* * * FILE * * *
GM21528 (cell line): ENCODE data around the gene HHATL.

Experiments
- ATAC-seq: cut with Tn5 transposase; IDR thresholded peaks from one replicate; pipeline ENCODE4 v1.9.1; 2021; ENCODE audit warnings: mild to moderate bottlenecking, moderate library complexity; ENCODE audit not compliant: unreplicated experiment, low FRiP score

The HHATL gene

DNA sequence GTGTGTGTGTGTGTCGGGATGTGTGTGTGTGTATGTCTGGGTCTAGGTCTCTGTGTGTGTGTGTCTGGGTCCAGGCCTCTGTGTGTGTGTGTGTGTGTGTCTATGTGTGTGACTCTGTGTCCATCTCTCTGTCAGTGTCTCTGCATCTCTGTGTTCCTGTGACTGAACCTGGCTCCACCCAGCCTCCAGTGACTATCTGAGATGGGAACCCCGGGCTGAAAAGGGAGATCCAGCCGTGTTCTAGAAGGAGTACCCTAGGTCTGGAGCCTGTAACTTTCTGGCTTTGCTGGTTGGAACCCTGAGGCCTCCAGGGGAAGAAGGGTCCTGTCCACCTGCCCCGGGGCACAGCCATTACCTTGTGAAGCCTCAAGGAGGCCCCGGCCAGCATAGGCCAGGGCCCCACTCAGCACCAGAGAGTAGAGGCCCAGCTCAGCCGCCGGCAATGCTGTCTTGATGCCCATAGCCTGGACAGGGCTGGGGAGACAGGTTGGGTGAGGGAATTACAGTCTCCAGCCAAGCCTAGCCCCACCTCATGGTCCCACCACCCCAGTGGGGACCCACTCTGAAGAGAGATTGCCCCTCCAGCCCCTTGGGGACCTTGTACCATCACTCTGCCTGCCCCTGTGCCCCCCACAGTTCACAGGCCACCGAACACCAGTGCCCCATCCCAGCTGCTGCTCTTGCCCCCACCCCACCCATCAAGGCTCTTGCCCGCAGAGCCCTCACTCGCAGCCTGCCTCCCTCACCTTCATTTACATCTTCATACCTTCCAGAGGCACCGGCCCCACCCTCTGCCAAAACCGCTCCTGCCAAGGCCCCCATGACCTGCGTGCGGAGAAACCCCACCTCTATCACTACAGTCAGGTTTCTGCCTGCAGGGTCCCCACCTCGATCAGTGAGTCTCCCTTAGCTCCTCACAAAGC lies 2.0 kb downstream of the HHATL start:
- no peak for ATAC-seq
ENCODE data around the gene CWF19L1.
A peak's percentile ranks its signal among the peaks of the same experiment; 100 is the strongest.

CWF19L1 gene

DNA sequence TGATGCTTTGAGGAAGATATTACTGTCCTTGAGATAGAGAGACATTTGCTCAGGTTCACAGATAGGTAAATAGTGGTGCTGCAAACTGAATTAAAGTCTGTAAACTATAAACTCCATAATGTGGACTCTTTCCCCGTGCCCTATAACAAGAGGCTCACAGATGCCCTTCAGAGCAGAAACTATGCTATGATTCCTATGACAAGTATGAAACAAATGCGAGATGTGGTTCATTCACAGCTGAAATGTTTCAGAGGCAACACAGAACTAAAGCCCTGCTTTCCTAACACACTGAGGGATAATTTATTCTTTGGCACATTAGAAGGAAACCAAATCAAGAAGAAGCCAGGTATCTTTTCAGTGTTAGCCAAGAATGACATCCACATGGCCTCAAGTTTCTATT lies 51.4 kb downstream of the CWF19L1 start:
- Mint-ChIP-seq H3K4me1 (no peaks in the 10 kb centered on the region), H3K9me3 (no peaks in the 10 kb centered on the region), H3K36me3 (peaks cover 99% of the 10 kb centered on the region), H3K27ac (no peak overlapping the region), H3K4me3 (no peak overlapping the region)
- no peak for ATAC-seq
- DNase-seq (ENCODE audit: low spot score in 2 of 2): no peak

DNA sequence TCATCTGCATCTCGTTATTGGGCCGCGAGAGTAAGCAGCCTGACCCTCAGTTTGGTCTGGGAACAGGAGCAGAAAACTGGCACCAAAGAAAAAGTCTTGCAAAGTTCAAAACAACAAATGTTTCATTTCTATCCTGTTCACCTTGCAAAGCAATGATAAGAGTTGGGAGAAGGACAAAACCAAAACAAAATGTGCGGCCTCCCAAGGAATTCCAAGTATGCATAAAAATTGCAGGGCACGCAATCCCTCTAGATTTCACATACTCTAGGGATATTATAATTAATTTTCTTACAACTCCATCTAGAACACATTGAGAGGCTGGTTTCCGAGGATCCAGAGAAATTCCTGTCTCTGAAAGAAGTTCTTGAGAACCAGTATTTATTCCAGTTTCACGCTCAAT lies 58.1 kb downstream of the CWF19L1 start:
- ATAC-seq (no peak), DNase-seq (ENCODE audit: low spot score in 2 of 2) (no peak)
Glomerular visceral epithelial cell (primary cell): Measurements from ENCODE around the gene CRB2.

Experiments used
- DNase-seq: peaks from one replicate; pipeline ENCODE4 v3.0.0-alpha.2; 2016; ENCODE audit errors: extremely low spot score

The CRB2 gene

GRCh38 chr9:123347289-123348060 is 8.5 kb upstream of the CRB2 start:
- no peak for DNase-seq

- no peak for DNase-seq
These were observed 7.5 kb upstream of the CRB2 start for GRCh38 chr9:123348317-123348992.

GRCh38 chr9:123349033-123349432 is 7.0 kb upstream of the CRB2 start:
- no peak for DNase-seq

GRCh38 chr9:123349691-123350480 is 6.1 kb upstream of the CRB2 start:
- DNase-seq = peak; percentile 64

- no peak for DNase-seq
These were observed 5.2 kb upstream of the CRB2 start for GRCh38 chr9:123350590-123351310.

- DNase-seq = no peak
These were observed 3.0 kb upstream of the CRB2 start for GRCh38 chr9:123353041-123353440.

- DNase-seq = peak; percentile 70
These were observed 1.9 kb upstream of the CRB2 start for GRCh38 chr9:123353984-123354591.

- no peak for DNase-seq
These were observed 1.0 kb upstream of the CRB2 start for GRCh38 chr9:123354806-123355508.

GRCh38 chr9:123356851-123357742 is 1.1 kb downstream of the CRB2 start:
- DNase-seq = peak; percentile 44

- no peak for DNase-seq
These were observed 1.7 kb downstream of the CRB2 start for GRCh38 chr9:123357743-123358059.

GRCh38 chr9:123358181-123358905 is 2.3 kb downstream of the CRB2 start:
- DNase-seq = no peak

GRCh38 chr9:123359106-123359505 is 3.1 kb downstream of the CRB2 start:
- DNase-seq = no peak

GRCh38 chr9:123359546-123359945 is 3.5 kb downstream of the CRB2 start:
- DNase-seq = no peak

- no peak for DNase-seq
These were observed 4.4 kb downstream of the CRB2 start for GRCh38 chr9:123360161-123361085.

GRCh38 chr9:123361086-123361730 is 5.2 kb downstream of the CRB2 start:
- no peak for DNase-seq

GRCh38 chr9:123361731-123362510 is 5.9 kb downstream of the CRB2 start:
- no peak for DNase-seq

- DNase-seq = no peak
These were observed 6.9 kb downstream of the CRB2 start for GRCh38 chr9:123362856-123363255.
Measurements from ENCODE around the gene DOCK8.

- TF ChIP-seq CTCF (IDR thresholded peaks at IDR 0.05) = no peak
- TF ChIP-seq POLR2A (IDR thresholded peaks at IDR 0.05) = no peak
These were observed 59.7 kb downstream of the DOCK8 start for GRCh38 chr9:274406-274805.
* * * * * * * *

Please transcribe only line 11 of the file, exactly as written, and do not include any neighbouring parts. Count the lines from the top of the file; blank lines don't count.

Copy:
- Mint-ChIP-seq H3K4me1 (no peaks in the 10 kb centered on the region), H3K9me3 (no peaks in the 10 kb centered on the region), H3K36me3 (peaks cover 99% of the 10 kb centered on the region), H3K27ac (no peak overlapping the region), H3K4me3 (no peak overlapping the region)